A Bit More Detail

Assorted Personal Notations, Essays, and Other Jottings

Posts Tagged ‘internet

[LINK] “Are Digital Magazines Dead?”

leave a comment »

My reaction to Ryan Jones’ article republished in Wired was something like “Are digital magazines actually a thing at all?” (Are they?)

When pondering the future of digital magazines, the “I’m not dead yet” scene in Monty Python and the Holy Grail may come to mind. Is the digital magazine industry ready to be carted off with the rest of the dead? Gregg Hano, CEO of MAG+, wrote a great piece pointing out the fact that we are actually just in the infancy of digital magazines. Digital magazines at the moment only represent a small portion of total magazine circulation, but their subscriber base doubled from 2012 to 2013 (AAM semiannual periodical snapshot report). Coincidentally, there is a rise in the number of digital magazines published each year, especially in international markets.

It is often forgotten that the digital publication industry has only been around since 2010. This should come as no surprise considering it is also the birth year of the modern tablet industry. As is to be expected with any emerging market, it takes several years for the pioneers of the digital magazine age to develop an earnest understanding of the underlying technologies. At the same time, digital magazines are far less static than traditional publications, given the devices they are viewed on and the intimacy of the user experience. Understanding how to properly produce content for such a new, yet familiar medium has been an exercise in passion and patience requiring a set of skills that takes years to develop.

Digital publications must also deal with a number of barriers that other publishing avenues have never encountered. Unlike their print counterparts, these publications have to abide by the consumer uptake of a small subset of digital devices. A mere 3% of the US population owned a tablet following the initial iPad release in 2010. In the first part of 2013 that number approached 34% (Pew Research Internet Project). The barriers for digital magazine distribution are thus decreasing. At the same time digitizing platforms are broadening the scope of where digital magazines can be published, such as within websites and on smartphones.

Written by Randy McDonald

October 23, 2014 at 10:45 pm

[LINK] “As Online Viewing Soars, Internet TV Will Soon Be the Only TV”

leave a comment »

Wired‘s Marcus Wohlson predicts the collapse of broadcast television.

More people are watching TV online than ever—a lot more. Viewers may not be cutting the cable cord altogether, but growth in the number who want to watch TV over a different set of pipes is surging, according to a new report from Adobe. If anyone was still wondering why HBO and CBS plan to offer an online-only option, the trend is clear: the internet is where people want to watch. In more and more homes, online TV isn’t a geeky novelty, a sidelight to the traditional version. It’s just what TV looks like now.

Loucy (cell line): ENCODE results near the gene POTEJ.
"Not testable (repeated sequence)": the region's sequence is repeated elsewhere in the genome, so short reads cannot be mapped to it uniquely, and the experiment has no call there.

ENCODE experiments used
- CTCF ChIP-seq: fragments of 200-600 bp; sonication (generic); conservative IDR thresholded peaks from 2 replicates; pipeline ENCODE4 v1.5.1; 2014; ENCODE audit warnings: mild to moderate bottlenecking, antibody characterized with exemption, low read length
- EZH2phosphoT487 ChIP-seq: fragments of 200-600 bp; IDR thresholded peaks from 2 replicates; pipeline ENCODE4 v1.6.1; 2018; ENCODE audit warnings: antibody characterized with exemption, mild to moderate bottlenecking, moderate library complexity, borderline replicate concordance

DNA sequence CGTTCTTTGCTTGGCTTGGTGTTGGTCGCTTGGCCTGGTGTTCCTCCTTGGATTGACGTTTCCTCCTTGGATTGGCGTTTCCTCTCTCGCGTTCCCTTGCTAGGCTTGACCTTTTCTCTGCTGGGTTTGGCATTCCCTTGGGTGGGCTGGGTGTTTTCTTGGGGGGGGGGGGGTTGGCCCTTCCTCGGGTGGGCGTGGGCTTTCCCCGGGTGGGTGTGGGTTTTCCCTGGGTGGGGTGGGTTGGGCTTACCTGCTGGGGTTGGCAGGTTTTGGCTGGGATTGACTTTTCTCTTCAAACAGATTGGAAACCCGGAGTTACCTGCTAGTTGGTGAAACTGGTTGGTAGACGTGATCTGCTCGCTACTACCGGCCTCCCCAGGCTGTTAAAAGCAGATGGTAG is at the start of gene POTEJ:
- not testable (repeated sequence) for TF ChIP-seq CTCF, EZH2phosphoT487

Adobe is in a position to know because its software runs the platform that nearly all US cable customers use to log into the online versions of their subscriptions, according to the company. Researchers tracked 165 online video views and 1.53 billion logins over a year, and they found that total TV viewing over the internet grew by 388 percent in mid-2014 compared to the same time a year earlier—a near-quintupling. And the increase is more than just a few diehards binge-watching: the number of unique viewers well more than doubled, growing 146 percent year-over-year.

Eventually cable will follow bunny ears into the basement of dead technology, and online TV will be called something else: plain old TV.

According to analyst Tamara Gaffney, three factors are drove this growth: more apps and sites for watching, more content to watch on those apps and sites, and the World Cup. Sports act as as kind of “appetizer” whetting viewers’ appetites for the flexibility and breadth of online TV, Gaffney says. The World Cup was an especially strong lure because the internet was the only way to watch so many games that traditional TV lacked the bandwidth to show. But Gaffney said once viewers came for sports, they stayed for everything else.

“Households generally connect because of sports,” she says. “But then when they start to use online television, they start to branch out.”

Written by Randy McDonald

October 23, 2014 at 10:42 pm

[BLOG] Some Monday links

leave a comment »

  • The Broadside Blog’s Caitlin Kelly describes the collapse of an online community she quite liked.
  • Cody Delistraty links to his article in The Atlantic about the benefits of multilingualism.
  • The Everyday Sociology Blog considers the numbers and implications of low-wage earners.
  • The Frailest Things’ Michael Sacasas links to articles about big data, suggesting ways in which it undermines our sense of self-control.
  • Geocurrents considers alternate history maps.
  • Marginal Revolution notes that West Germany had high inflation in the 1970s and 1980s.
  • Otto Pohl thinks pan-Africanism can start by creating uniform electrical plugs.
  • The Power and the Money’s Noel Maurer considers alternate histories for Mexico, paying particular attention to the idea of a smaller Mexico after 1848.
  • Spacing Toronto’s John Lorinc argues John Tory bested Olivia Chow by not being over-specific.
  • Torontoist notes the travails of a girl who became an amateur hockey player in the mid-1950s.